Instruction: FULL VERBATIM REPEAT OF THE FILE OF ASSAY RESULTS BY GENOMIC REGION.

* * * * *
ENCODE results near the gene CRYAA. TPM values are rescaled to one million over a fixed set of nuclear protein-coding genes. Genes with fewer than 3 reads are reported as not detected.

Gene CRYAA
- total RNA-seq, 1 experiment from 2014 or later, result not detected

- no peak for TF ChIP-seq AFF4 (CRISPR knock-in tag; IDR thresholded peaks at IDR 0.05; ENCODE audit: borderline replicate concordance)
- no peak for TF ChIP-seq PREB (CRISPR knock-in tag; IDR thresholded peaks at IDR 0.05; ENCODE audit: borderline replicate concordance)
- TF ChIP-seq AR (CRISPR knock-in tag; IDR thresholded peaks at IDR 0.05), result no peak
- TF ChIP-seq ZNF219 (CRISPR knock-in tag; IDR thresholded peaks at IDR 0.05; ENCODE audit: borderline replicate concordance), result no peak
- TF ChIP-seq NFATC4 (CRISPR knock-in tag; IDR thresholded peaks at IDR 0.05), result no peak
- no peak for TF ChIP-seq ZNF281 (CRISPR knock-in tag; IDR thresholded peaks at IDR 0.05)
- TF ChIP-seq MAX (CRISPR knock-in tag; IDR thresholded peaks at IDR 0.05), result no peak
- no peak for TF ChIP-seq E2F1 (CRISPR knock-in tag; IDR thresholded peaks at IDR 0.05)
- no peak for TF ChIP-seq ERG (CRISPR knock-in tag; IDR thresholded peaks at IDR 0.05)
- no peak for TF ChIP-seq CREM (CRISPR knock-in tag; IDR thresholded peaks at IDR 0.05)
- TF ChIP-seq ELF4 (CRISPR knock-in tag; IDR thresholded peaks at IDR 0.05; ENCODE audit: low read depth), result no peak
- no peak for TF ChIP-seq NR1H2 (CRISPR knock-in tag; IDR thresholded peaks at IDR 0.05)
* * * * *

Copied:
ENCODE results near the gene CRYAA. TPM values are rescaled to one million over a fixed set of nuclear protein-coding genes. Genes with fewer than 3 reads are reported as not detected.

Gene CRYAA
- total RNA-seq, 1 experiment from 2014 or later, result not detected

- no peak for TF ChIP-seq AFF4 (CRISPR knock-in tag; IDR thresholded peaks at IDR 0.05; ENCODE audit: borderline replicate concordance)
- no peak for TF ChIP-seq PREB (CRISPR knock-in tag; IDR thresholded peaks at IDR 0.05; ENCODE audit: borderline replicate concordance)
- TF ChIP-seq AR (CRISPR knock-in tag; IDR thresholded peaks at IDR 0.05), result no peak
- TF ChIP-seq ZNF219 (CRISPR knock-in tag; IDR thresholded peaks at IDR 0.05; ENCODE audit: borderline replicate concordance), result no peak
- TF ChIP-seq NFATC4 (CRISPR knock-in tag; IDR thresholded peaks at IDR 0.05), result no peak
- no peak for TF ChIP-seq ZNF281 (CRISPR knock-in tag; IDR thresholded peaks at IDR 0.05)
- TF ChIP-seq MAX (CRISPR knock-in tag; IDR thresholded peaks at IDR 0.05), result no peak
- no peak for TF ChIP-seq E2F1 (CRISPR knock-in tag; IDR thresholded peaks at IDR 0.05)
- no peak for TF ChIP-seq ERG (CRISPR knock-in tag; IDR thresholded peaks at IDR 0.05)
- no peak for TF ChIP-seq CREM (CRISPR knock-in tag; IDR thresholded peaks at IDR 0.05)
- TF ChIP-seq ELF4 (CRISPR knock-in tag; IDR thresholded peaks at IDR 0.05; ENCODE audit: low read depth), result no peak
- no peak for TF ChIP-seq NR1H2 (CRISPR knock-in tag; IDR thresholded peaks at IDR 0.05)